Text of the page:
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Donald Trump’s State Banquet With the Queen Included Spring Lamb and Asparagus

Details of the menu served at lavish dinner for President who is in town for a highly controversial U.K. state visit

U.S. President Trump’s State Visit To UK - Day One Dominic Lipinski- WPA Pool/Getty Images

President Donald Trump’s highly controversial U.K. state visit is in full swing — a nauseating procession of pomp and ceremony afforded to world heads of state, wherein they are lavished with food, wine, and small talk from the British royal family.

The “highlight” of a state visit is appropriately the state banquet with the Queen, — famously a “brisk eater” — various royal dignitaries, and politicians which took place at Buckingham Palace last night. Typically, a menu of four courses is served at a state banquet: fish, meat, pudding, and dessert — which, distinct from pudding, is traditionally some fruit.

Last night’s menu for Donald Trump and his family was presented in French, as per tradition, and personally approved by the Queen, included a tranche of steamed fillet of halibut with watercress mousse, asparagus spears, and chervil sauce for starter.

The main course was new season (spring) Windsor (Royal’s own) lamb with herb stuffing, spring vegetables — including carrots with tarragon and “Pommes Elizabeth” (the Queen’s potatoes?) — and a port sauce.

Pudding was a strawberry sable with lemon verbena cream — a shortbread-like sweet stack. A selection of fresh fruit was served before coffee and petit fours.

The 170-person do took six months to plan, with the menu having been kept secret in the build up to the event. It takes a team of three officials eight weeks to unpack George IV’s Grand Service — the plates and some 2,000 pieces of cutlery used for these occasions. Each place setting is exactly 45 centimetres from the next and every chair is positioned an equal distance from the table. The room itself — which includes one massive horseshoe-shaped table — takes between three and five days to set. Around the table, 19 serving stations are each occupied by a page, footman, under butler, and wine butler.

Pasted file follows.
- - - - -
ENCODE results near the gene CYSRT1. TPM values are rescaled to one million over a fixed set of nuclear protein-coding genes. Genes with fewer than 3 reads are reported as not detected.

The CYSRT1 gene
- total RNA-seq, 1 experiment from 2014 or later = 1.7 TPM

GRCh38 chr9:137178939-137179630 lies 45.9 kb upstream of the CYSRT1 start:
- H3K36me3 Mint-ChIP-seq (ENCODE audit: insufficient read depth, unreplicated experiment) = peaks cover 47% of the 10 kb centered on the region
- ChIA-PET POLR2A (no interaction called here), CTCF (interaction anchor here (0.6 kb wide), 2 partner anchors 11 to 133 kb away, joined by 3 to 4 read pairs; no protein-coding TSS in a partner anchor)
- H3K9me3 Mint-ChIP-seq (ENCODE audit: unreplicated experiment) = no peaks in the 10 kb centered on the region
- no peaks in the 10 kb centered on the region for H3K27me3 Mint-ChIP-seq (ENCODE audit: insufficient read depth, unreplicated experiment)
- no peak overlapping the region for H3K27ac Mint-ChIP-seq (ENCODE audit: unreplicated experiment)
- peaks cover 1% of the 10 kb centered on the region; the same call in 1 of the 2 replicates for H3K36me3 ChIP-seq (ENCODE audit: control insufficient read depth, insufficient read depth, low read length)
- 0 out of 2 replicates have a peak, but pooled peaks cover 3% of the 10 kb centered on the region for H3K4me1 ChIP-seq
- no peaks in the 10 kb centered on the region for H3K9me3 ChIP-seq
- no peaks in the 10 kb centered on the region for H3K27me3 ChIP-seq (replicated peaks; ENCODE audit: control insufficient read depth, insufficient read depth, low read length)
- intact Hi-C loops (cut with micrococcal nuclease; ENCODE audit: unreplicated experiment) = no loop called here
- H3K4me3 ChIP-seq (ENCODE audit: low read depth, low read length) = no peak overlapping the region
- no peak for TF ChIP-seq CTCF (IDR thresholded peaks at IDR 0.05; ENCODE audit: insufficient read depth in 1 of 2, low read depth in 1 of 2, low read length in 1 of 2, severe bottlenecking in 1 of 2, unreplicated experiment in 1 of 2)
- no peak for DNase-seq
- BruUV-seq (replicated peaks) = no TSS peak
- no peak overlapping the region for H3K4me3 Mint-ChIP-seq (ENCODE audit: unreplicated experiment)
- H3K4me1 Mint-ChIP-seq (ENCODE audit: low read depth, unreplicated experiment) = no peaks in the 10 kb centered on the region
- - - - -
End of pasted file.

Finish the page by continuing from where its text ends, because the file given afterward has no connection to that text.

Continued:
All napkins are embroidered with the Queen’s monogram and folded into a Dutch bonnet by the same person to avoid the finished result differing.

To accompany last night’s menu, The Donald was served a senior selection of fine wines, including white Burgundy and some big-deal Claret, one of which was a Lafite Rosthchilde 1990 which, according to Wine Searcher, has an average retail price of £843, per bottle. This is England, though, so the Royal sommelier threw in a couple of English bins, a Windsor Great Park sparkling white to kick things off and non-vintage sparkling rosé from Hambledon in Hampshire to pair with the sable.

After the speeches and photo ops and before dinner is served, the press is asked to leave so unless he takes to Twitter to announce how Big League(!) it was, it will remain unknown how much Trump — famously a fan of Big Macs and Diet Coke — enjoyed the meal. It is worth noting that “under royal protocol guests cannot continue eating after the Queen has finished,” so a brand of decorum presumably unfamiliar to the visiting president might have presented some challenges.

Tonight, the President will be served more food at another big banquet, hosted by the U.S. ambassador at Wingfield House in Regent’s Park, where Trump is staying. (Typically, heads of state are put up at Buckingham Palace, but the Trumps had to find alternative accommodation because of “refurbishments.”)

Where last night’s event was white tie (and cropped jacket), tonight will be a black tie affair (and therefore marginally less formal). Other differences include the Queen’s absence; the most senior guests of honour will be Prince Charles — a modern prince who prefers olive oil instead of butter with his bread — and Camilla Parker-Bowles.

Correction: an earlier version of this article mistakenly referred to the price of the 1900 Chateau Lafite Rothschild (£9,360) rather than the 1990 vintage, which has an average price of £843 per bottle. Still wedge.